Please use this identifier to cite or link to this item: http://repositorio.ufla.br/jspui/handle/1/41318
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dc.creatorRamalho, Fernanda Maria Guedes-
dc.creatorPimenta, Emanuella Mesquita-
dc.creatorGoulart, Caio Palmeira-
dc.creatorAlmeida, Maria Naruna Félix de-
dc.creatorVidaurre, Graziela Baptista-
dc.creatorHein, Paulo Ricardo Gherardi-
dc.date.accessioned2020-06-01T18:01:23Z-
dc.date.available2020-06-01T18:01:23Z-
dc.date.issued2019-
dc.identifier.citationRAMALHO, F. M. G. et al. Effect of stand density on longitudinal variation of wood and bark growth in fast-growing Eucalyptus plantations. iForest - Biogeosciences and Forestry, Viterbo, v. 12, n. 6, p. 527-532, 2019.pt_BR
dc.identifier.urihttp://repositorio.ufla.br/jspui/handle/1/41318-
dc.description.abstractThe influence of tree spacing on the wood/bark ratio is unknown in young fast-growing Eucalyptus trees. The objective of this study was to evaluate the effect of plant spacing on the wood and bark production along the Eucalyptus stem. Four genetic materials were planted in four spacings: 3×1 m, 3×2 m, 3×3 m and 3×4 m. Three 5-year-old trees from each clone and in each plant spacing were harvested. Cross-sectional discs (thickness: 30 mm) were cut from each tree along the stem (0%, 25%, 50%, 75% and 100% of the total tree height) and at 1.3 m above ground, totaling 288 disks (4 spacings × 4 clones × 3 replicates × 6 axial positions). The wood thickness was measured at six random and equidistant points around the perimeter using a gauge and means were calculated from each disc. Six cross diameters were measured for each debarked disc. After obtaining the averaged bark thickness and wood diameter, the bark content was calculated as the ratio between the surface area occupied by the bark and the total area of the stem in each level. In the narrowed plant spacing (3×1), the trees had a mean diameter of 7.4 cm, while at the spacing 3×4 the diameter of the trees was 91% higher (14.11 cm) at breast height. The increase in plant spacing from 3 to 12 m2 per tree resulted in an increase in bark thickness (56.7%) from 1.94 mm to 3.04 mm, but caused a reduction of bark content (16%) from 9.66% to 8.11%. Our findings show that trees grown under wider spacing tend to produce thicker bark. The bark thickness and the effect of plant spacing on the bark thickness decreased in the base-top direction. The correlation between bark thickness and wood diameter increases from 0.682 to 0.825 with the increase of spacing between trees. In contrast, the bark thickness to bark content correlation decrease from 0.735 to 0.15 with increased plant spacing. The stand density significantly affected the variation of the stem diameter, bark thickness and bark content of Eucalyptus plantations.pt_BR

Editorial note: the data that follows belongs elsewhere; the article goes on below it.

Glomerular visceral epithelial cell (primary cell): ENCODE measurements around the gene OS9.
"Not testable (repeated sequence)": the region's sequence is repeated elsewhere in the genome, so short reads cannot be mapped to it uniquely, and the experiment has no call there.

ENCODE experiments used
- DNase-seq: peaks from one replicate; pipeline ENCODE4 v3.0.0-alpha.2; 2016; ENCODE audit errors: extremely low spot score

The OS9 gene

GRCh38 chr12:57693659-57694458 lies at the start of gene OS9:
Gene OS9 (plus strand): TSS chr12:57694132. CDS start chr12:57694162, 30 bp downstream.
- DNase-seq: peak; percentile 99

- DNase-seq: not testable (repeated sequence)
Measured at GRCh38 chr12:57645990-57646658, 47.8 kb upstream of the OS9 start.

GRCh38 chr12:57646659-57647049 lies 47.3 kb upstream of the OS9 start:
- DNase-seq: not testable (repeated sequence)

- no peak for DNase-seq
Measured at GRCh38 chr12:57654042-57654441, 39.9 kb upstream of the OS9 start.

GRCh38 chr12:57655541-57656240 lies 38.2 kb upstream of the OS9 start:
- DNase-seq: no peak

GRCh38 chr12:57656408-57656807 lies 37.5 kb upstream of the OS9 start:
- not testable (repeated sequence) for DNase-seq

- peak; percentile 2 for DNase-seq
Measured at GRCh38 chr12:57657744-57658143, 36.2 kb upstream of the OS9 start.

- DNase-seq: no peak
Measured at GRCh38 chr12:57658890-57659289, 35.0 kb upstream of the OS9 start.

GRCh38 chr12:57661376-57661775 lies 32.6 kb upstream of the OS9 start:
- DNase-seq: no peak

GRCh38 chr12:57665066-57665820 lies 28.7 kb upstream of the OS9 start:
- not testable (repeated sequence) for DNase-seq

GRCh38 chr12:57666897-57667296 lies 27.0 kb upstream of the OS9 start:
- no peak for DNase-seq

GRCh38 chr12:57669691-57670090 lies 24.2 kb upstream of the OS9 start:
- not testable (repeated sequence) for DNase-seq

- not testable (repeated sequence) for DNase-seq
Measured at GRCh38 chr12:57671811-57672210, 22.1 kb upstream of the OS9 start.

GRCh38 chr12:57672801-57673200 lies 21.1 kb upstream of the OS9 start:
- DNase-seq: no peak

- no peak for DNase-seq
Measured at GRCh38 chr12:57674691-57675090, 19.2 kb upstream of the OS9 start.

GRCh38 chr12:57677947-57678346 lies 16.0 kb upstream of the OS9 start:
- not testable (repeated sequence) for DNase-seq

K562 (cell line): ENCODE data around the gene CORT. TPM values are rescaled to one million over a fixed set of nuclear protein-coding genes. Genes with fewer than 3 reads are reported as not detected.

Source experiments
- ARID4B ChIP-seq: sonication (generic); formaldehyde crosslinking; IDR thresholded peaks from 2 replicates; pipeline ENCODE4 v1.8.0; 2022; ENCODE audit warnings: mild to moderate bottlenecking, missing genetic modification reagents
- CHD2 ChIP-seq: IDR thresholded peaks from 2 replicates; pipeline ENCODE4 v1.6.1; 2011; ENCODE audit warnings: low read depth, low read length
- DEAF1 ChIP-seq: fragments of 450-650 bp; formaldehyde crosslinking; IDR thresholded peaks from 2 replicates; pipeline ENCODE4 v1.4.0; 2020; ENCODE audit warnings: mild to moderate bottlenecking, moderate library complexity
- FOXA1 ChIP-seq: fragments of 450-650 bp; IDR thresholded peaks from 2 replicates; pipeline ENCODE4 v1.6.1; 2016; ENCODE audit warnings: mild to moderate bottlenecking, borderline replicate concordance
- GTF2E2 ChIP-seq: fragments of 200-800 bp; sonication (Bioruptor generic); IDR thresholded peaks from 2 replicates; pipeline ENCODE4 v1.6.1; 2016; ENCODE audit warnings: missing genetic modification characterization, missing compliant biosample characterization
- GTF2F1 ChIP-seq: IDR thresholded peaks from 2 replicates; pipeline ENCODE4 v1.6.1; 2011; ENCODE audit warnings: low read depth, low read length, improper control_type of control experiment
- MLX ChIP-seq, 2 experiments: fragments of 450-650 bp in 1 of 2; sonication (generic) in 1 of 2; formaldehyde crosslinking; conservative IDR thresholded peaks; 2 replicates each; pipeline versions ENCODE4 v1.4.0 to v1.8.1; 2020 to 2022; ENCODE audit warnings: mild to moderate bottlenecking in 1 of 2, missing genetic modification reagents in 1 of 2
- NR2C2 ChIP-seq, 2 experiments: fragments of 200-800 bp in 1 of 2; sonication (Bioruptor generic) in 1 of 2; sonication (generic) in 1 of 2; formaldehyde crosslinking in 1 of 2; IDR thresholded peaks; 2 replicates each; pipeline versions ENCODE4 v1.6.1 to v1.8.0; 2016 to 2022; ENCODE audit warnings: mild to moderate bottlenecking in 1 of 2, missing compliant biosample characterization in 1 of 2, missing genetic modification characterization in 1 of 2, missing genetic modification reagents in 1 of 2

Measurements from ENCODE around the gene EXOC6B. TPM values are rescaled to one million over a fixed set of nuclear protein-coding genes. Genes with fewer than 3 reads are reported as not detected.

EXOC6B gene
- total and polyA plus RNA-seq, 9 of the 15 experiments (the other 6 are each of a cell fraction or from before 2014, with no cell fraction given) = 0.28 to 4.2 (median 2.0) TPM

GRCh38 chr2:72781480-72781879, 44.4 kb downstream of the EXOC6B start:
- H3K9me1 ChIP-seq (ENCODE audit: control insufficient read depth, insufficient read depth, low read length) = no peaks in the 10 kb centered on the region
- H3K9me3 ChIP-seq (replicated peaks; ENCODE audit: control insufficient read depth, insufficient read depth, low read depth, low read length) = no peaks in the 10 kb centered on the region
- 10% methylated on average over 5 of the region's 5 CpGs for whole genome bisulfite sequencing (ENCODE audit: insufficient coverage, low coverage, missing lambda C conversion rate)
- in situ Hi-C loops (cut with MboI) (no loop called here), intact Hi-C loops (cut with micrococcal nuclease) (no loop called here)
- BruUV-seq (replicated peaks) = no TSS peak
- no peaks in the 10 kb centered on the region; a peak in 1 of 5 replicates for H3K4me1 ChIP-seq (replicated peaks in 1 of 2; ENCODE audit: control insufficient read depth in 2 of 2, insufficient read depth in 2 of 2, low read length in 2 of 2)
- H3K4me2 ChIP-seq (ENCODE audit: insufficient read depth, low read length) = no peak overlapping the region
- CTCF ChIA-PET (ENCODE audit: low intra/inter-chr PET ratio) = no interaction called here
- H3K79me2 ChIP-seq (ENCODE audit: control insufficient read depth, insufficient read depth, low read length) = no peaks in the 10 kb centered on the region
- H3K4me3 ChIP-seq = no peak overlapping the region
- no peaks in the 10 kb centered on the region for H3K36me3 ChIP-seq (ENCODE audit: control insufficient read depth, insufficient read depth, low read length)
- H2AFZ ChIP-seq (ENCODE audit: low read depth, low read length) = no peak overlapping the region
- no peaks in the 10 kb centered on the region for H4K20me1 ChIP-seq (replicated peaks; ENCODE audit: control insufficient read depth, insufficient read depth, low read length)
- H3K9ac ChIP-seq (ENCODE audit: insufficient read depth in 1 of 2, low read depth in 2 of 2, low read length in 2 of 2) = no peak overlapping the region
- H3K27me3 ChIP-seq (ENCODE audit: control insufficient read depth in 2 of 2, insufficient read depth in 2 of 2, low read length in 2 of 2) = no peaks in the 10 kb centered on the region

dc.languageenpt_BR
dc.publisherItalian Society of Silviculture and Forest Ecology (SISEF)pt_BR
dc.rightsacesso abertopt_BR
dc.rights.urihttp://creativecommons.org/licenses/by-nc/4.0/*
dc.sourceiForest - Biogeosciences and Forestrypt_BR
dc.subjectStand Densitypt_BR
dc.subjectTimberpt_BR
dc.subjectBarkpt_BR
dc.subjectSilvicultural Treatmentpt_BR
dc.subjectForest Productivitypt_BR
dc.subjectDensidade do suportept_BR
dc.subjectMadeirapt_BR
dc.subjectEucalipto - Crescimentopt_BR
dc.subjectTratamento silviculturalpt_BR
dc.subjectProdutividade florestalpt_BR
dc.titleEffect of stand density on longitudinal variation of wood and bark growth in fast-growing Eucalyptus plantationspt_BR
dc.typeArtigopt_BR
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